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House Bill Would Prevent Banks From Aiding Net Gambling


Rep. James Leach reintroduced legislation on Monday that would declare illegal the use of checks, debit and credit cards to pay debts for or to receive profits from Internet gambling.

The bill, H.R. 556, is essentially the same bill that was passed last year by the House Banking Committee, which Leach chaired at the time. The panel has since been renamed to the Financial Services Committee. This bill would “surgically remove” the means by which anyone gambling on the Net could either receive profits of winnings or pay off their debt to an Internet gambling operation, said Leach aide Dave Runkel. “People just wouldn’t do this unless they could get their profits back when they win, and what company would want to continue its activities if there were no means by which they could collect from people who lose money?” Leach’s bill, H.R. 556, is elegantly simple compared to the intricacies and carve-outs included in a bill to ban most forms of online gambling introduced last year by Rep.

Bob Goodlatte, R-Va. While Goodlatte’s bill, “Internet Gambling Prohibition Act, would have outlawed most forms of Internet gambling, the measure also contained some notable carve-outs for closed-loop, so-called “parimutuel” gambling businesses – some of which left a sour taste in Democrats’ mouths, who noted that the bill devoted more wiggle room to exceptions to the rule than not. In July the House voted 245-159 in favor of the measure, but the bill fell a few dozen votes shy of the two-thirds majority needed for passage under the suspension calendar. That effort failed largely because it ran into opposition from Rules Committee Chairman David Dreier, R-Calif.,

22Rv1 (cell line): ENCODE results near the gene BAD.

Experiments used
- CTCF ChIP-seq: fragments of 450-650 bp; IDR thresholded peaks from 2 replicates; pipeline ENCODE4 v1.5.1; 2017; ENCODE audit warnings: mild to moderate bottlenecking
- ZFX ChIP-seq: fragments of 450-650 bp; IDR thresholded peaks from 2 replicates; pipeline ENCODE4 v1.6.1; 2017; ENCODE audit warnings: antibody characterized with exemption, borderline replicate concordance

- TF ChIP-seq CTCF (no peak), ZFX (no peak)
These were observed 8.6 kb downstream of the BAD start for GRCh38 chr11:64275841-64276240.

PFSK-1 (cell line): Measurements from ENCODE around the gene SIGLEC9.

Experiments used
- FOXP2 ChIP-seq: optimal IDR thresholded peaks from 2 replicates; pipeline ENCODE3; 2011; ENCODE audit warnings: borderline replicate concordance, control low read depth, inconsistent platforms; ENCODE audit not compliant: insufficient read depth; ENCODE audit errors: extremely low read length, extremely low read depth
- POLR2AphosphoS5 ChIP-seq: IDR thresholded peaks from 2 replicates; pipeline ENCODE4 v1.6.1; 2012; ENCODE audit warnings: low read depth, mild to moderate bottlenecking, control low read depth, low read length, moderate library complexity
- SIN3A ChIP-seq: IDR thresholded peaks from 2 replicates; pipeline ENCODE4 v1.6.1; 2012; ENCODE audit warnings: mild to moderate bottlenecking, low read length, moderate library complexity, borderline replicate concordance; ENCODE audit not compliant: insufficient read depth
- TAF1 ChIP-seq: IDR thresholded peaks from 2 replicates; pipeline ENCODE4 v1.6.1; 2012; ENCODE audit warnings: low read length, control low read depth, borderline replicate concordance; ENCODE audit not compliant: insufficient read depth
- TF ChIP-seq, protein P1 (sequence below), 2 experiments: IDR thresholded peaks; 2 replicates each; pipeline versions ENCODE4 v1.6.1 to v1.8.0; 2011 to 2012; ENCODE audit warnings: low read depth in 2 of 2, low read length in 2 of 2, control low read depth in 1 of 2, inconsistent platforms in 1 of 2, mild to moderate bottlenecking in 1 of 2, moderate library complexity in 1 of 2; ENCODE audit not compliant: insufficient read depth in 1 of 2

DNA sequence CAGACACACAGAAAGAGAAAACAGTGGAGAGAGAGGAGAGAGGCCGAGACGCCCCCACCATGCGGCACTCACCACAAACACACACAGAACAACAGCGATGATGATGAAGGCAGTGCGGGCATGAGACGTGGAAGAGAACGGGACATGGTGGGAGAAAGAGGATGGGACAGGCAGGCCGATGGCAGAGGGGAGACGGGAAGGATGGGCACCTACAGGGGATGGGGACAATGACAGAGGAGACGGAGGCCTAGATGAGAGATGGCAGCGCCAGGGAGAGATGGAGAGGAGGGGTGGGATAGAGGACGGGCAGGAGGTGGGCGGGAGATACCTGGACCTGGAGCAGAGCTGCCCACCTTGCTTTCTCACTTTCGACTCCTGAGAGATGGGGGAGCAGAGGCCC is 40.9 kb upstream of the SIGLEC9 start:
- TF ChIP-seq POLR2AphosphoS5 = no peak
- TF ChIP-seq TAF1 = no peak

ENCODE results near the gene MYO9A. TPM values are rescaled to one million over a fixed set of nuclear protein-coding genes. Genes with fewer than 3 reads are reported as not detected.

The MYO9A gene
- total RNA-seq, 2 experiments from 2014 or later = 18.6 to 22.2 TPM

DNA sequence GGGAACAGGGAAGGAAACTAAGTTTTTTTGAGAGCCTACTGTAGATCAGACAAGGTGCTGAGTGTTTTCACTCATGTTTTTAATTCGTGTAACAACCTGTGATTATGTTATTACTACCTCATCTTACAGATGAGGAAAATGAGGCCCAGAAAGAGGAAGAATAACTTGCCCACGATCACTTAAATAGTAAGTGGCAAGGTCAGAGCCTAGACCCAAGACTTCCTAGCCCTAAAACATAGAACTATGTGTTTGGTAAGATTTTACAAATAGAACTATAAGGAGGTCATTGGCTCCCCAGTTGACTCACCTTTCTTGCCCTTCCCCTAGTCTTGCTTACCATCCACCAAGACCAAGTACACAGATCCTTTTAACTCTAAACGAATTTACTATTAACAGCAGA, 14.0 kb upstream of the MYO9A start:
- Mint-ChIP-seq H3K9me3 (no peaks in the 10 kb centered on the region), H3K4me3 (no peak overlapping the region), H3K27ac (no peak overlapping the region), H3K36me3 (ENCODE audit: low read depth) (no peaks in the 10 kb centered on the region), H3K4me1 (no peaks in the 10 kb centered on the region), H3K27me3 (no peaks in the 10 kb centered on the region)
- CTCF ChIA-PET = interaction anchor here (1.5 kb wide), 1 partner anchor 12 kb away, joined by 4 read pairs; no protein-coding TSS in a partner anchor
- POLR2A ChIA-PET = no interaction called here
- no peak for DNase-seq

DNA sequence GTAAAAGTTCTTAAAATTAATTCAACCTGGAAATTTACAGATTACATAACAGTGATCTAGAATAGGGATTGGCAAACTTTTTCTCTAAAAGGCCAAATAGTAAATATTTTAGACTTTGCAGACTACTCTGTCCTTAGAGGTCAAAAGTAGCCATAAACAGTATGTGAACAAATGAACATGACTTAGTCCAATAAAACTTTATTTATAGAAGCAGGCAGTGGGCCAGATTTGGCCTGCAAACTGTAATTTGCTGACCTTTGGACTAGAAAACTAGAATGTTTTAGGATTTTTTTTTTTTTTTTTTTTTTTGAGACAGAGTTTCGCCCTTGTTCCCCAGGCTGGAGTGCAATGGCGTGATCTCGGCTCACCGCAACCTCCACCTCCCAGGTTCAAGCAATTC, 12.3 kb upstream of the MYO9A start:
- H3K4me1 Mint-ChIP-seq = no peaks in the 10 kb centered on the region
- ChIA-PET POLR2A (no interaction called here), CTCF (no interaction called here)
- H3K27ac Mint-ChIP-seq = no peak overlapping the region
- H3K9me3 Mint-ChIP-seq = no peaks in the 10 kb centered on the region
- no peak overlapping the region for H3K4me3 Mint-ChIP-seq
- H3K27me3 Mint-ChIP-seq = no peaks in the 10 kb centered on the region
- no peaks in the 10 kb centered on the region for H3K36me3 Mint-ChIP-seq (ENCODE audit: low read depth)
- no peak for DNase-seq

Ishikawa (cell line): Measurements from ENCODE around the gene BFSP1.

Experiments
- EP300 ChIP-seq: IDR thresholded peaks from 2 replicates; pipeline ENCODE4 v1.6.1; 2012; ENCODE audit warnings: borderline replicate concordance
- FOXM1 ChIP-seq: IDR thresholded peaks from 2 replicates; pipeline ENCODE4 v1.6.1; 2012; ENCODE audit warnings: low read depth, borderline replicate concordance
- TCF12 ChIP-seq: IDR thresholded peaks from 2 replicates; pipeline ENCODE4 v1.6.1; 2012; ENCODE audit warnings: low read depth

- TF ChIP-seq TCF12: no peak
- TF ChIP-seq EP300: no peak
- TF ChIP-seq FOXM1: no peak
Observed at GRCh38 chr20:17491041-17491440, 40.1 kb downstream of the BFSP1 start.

who expressed objections to an apparent lack of liability protection for Internet service providers (ISP) that could be implicated for breaking the law even if they are not aware of illegal activity taking place over their networks. Goodlatte has said he plans to reintroduce legislation to ban most forms of Internet gambling, but added that the new bill likely will differ in some ways from its predecessor. A spokesman for the congressman said the specific changes and an introduction date for the bill remain uncertain. A similar bill was introduced by Sen. Jon Kyl, R-Ariz., which passed the Senate, but was axed from the appropriations process after it had been tentatively attached to a larger spending bill. Newsbytes reporter Robert MacMillan contributed to this report.

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